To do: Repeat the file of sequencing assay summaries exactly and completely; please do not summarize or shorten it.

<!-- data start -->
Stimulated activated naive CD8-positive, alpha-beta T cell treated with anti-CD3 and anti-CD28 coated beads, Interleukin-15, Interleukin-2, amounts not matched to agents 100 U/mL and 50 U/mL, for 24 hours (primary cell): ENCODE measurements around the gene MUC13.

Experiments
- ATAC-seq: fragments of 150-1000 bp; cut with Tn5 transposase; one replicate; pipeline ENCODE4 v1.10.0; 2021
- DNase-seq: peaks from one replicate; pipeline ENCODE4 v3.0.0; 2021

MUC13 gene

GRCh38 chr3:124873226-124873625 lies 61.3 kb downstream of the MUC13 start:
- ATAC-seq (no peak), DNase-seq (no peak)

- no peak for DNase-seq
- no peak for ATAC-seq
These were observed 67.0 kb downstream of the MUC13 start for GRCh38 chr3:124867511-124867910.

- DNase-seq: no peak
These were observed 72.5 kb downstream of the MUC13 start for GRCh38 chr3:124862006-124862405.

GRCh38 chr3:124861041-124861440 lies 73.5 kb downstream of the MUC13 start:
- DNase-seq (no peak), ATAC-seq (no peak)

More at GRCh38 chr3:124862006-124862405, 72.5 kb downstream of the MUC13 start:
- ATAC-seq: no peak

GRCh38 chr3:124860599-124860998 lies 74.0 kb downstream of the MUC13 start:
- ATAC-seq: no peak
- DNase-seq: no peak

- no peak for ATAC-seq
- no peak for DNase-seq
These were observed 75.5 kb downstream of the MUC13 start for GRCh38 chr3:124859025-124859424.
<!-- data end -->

Stimulated activated naive CD8-positive, alpha-beta T cell treated with anti-CD3 and anti-CD28 coated beads, Interleukin-15, Interleukin-2, amounts not matched to agents 100 U/mL and 50 U/mL, for 24 hours (primary cell): ENCODE measurements around the gene MUC13.

Experiments
- ATAC-seq: fragments of 150-1000 bp; cut with Tn5 transposase; one replicate; pipeline ENCODE4 v1.10.0; 2021
- DNase-seq: peaks from one replicate; pipeline ENCODE4 v3.0.0; 2021

MUC13 gene

GRCh38 chr3:124873226-124873625 lies 61.3 kb downstream of the MUC13 start:
- ATAC-seq (no peak), DNase-seq (no peak)

- no peak for DNase-seq
- no peak for ATAC-seq
These were observed 67.0 kb downstream of the MUC13 start for GRCh38 chr3:124867511-124867910.

- DNase-seq: no peak
These were observed 72.5 kb downstream of the MUC13 start for GRCh38 chr3:124862006-124862405.

GRCh38 chr3:124861041-124861440 lies 73.5 kb downstream of the MUC13 start:
- DNase-seq (no peak), ATAC-seq (no peak)

More at GRCh38 chr3:124862006-124862405, 72.5 kb downstream of the MUC13 start:
- ATAC-seq: no peak

GRCh38 chr3:124860599-124860998 lies 74.0 kb downstream of the MUC13 start:
- ATAC-seq: no peak
- DNase-seq: no peak

- no peak for ATAC-seq
- no peak for DNase-seq
These were observed 75.5 kb downstream of the MUC13 start for GRCh38 chr3:124859025-124859424.